If you do not want to use the password change function you can also remove the sqwebpasswd program. This is a helper program, installed with the set-groupid bit set, that relays the password change request to the authentication daemon, through the filesystem socket that is not globally accessible. The password change request consists of the account name, the old password, and the new password. The password change request is validated by the authentication daemon, and the old password must match the existing password on the account, before the password change goes through. This set-groupid helper program is safe to use.

OPTIONAL: Configure autoreplies for the webmail server

Enabling mail filtering, according to the instructions in the previous section, automatically enables MIME autoreply capability. The webmail interface can be used to configure simple autoresponders. By default there is no limit on the number of the size of created autoreplies, therefore it is recommended that a quota be set up on the autoreplies.

An global autoreply quota is set up by initializing the /usr/lib/courier/etc/autoresponsesquota configuration file. This file sets the autoreply quota globally. An autoresponsesquota file in the Maildir will override the global quota setting for that maildir only. See the courier(8) manual page for the description of the autoresponsesquota file.

Autoreplies can include any valid MIME content (MIME content other than plain text can be uploaded). The following special procedure needs to be used to prepare multipart autoreply content, such as text and html alternatives of the same message:

Assign a filename extension to the message/rfc822 MIME content. For example, edit your mime.types file, find the message/rfc822 MIME type (append one if it's not in mime.types), and make sure that it has at least one filename extension, such as "msg".

Prepare the multipart MIME autoreply. The most convenient way is to prepare a normal E-mail message using a conventional E-mail client. Save the RFC822-formatted message in a file with a ".msg" extension, and upload it on the autoreply screen.

Webmail handles uploaded message/rfc822 content by removing all headers except the MIME headers, leaving the MIME content type header, and the actual MIME content.

Normally there is no limit on the number or the total size of autoreplies configured via the webmail server. A quota can be installed by initializing the autoresponsesquota configuration file. See courier(8) for more information.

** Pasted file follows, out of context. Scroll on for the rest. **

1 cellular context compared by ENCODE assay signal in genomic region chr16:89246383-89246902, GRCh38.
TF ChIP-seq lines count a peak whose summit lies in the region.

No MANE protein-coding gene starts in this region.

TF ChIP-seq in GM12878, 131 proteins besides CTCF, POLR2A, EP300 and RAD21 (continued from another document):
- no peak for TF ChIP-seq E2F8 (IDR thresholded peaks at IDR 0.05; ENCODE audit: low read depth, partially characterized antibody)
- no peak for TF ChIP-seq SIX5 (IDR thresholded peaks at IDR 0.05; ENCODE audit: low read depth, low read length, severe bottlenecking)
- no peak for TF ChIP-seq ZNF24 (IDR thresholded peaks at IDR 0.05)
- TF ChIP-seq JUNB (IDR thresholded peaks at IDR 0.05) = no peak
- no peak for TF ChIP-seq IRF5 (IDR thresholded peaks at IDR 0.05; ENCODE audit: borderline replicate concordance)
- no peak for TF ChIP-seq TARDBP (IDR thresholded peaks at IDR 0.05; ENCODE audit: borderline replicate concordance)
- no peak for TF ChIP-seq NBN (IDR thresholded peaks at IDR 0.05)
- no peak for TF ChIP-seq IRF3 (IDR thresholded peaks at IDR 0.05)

OPTIONAL: Configure encryption for the webmail server

This is an optional feature in the webmail server that uses GnuPG to send and receive encrypted/signed E-mail. There is no encryption code in the webmail server, it uses GnuPG to do encryption and decryption. For more information on setting up and using encryption, read the file gpglib/README.html in the source distribution.

OPTIONAL: Install automatically-appended footer text for webmail messages

/usr/lib/courier/share/sqwebmail/html/LANG/footer - if this file exists, its contents will be appended to the end of every sent message from the webmail server. The actual directory where sqwebmail's html language files are installed may be different with prebuilt Courier packages. LANG is the language code here, there can be a separate footer per installed language. The footer file carries the following requirements:

OPTIONAL: Quota support

There are two ways to implement a quota on the size of a mail account: filesystem quotas and maildir quotas:

Filesystem quotas

The maximum disk space quota is implemented within the operating system's filesystem support code. Here, the operating system enforces the maximum disk space that can be used by each account. This is the only reliable quota implementation if individual accounts have login access to the mail account. Maildir quotas (see below) are implemented entirely within the maildir support code, and can easily be superceeded by anyone with login access to the mail account. Additionally, mail accounts must all be system accounts. Virtual accounts -- that share the same physical system userid -- cannot usually be support by filesystem-based quotas, because all mail accounts have the same userid and groupid.

The webmail server cannot be used with filesystem quotas. The webmail server creates and maintains, all by itself, a number of database files that are used to quickly index and access messages. If an account exceeds its disk quota, the webmail server will not be able to create and update those database file, which results in a rather spectacular crash. If login access is available, it is possible to log in and manually delete some files to reclaim some disk space. If login access is not available, the administrator will have to manually fix the account -- the webmail server will not even be able to open an existing folder and delete messages in order to free up disk space. There is some good news, though: the IMAP and the POP3 server can still be used to access and delete messages from the mail account. Due to the way that out-of-quota condition is handled by the IMAP server, some IMAP clients may mark any existing messages in the account as unread, but that is a minor glitch that does no harm.

Maildir quotas